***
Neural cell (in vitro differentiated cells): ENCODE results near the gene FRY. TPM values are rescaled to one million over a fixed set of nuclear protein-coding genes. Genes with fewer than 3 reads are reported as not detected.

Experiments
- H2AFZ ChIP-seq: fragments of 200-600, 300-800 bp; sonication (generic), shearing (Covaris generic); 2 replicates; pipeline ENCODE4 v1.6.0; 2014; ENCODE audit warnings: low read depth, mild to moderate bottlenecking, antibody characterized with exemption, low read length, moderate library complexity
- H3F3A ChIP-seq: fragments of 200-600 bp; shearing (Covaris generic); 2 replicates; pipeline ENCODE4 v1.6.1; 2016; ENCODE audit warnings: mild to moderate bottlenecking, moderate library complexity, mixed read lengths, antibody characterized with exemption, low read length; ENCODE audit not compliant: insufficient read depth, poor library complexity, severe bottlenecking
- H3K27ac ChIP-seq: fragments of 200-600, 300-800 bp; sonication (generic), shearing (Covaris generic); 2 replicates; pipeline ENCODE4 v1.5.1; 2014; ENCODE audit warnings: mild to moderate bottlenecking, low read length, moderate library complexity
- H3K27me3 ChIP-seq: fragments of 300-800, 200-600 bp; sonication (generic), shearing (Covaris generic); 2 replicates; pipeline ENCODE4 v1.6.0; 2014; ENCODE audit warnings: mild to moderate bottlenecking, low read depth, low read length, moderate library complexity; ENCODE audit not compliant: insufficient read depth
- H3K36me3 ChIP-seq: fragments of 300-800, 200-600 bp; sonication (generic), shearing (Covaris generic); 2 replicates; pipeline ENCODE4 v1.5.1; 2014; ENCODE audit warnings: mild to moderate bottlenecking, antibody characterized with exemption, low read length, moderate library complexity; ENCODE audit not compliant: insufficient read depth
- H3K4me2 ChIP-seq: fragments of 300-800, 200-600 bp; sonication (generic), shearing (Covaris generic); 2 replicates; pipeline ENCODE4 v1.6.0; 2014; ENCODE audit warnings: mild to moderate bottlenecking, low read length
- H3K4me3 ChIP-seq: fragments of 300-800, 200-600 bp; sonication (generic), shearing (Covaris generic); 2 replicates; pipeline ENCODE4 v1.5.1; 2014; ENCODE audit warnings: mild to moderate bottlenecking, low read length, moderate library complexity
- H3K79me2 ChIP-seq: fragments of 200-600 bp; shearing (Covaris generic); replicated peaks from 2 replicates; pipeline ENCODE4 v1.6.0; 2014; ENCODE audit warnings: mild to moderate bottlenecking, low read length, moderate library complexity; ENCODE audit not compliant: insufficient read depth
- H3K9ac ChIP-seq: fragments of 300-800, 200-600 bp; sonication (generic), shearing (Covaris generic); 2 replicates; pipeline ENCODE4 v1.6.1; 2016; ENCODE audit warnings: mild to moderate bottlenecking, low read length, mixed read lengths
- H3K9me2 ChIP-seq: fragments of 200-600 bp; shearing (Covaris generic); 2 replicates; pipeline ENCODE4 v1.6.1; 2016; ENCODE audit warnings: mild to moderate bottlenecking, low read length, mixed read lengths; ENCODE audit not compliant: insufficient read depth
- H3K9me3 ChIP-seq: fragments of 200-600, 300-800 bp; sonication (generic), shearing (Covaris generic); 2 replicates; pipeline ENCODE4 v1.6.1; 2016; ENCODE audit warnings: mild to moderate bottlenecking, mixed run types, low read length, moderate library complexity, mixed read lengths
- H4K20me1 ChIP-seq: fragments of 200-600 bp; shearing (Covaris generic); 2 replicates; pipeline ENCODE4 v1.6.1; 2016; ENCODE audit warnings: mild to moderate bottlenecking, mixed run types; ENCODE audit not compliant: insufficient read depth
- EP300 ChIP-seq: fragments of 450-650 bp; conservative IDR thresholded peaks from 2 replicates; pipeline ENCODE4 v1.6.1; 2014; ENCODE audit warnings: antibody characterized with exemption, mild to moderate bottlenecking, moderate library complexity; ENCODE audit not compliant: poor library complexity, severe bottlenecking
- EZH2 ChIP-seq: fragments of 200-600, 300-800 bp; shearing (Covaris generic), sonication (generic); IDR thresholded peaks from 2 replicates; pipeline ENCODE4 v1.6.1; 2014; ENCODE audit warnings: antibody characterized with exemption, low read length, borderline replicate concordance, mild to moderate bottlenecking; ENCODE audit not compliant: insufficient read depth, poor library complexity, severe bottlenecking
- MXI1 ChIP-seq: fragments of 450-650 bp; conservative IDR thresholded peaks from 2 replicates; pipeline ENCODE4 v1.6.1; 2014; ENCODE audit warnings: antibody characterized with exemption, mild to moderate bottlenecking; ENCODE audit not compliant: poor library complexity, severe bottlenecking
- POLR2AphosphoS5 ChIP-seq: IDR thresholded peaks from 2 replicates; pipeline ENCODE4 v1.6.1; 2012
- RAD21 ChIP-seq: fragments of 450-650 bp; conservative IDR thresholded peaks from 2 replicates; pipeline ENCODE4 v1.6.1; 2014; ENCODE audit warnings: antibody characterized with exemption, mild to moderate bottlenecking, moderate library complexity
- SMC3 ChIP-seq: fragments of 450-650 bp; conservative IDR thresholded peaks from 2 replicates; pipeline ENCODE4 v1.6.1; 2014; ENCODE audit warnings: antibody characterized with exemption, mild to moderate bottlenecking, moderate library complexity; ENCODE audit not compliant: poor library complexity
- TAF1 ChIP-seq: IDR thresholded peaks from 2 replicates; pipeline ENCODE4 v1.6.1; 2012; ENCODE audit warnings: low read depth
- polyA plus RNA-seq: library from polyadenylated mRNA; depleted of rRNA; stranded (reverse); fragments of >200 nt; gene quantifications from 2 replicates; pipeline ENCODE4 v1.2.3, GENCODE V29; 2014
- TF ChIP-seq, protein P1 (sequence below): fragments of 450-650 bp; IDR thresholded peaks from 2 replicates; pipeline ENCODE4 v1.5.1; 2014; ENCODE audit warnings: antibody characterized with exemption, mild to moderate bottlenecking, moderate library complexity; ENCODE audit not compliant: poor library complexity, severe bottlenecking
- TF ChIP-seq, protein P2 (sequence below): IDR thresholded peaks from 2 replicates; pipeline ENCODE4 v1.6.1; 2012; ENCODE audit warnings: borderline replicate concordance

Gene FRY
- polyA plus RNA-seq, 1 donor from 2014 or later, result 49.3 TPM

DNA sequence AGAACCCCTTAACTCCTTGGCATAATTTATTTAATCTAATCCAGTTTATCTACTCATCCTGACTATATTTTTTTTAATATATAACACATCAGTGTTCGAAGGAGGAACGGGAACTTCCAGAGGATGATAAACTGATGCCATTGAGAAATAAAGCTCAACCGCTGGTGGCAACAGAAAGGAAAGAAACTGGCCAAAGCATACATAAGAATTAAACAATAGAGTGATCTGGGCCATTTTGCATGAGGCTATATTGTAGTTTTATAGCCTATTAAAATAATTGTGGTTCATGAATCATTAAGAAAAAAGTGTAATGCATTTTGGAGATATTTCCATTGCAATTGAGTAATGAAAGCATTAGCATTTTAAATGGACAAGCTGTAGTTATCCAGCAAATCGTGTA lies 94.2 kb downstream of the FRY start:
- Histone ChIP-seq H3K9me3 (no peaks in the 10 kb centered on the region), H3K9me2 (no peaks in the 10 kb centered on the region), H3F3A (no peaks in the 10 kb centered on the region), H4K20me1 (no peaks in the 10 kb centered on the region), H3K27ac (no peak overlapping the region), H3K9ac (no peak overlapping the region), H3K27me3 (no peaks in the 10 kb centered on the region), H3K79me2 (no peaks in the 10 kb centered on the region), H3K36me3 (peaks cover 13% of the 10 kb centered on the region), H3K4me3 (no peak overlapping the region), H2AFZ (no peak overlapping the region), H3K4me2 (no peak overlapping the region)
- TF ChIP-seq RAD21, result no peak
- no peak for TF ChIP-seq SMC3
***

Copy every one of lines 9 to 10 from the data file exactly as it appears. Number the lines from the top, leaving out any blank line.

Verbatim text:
- H3K4me3 ChIP-seq: fragments of 300-800, 200-600 bp; sonication (generic), shearing (Covaris generic); 2 replicates; pipeline ENCODE4 v1.5.1; 2014; ENCODE audit warnings: mild to moderate bottlenecking, low read length, moderate library complexity
- H3K79me2 ChIP-seq: fragments of 200-600 bp; shearing (Covaris generic); replicated peaks from 2 replicates; pipeline ENCODE4 v1.6.0; 2014; ENCODE audit warnings: mild to moderate bottlenecking, low read length, moderate library complexity; ENCODE audit not compliant: insufficient read depth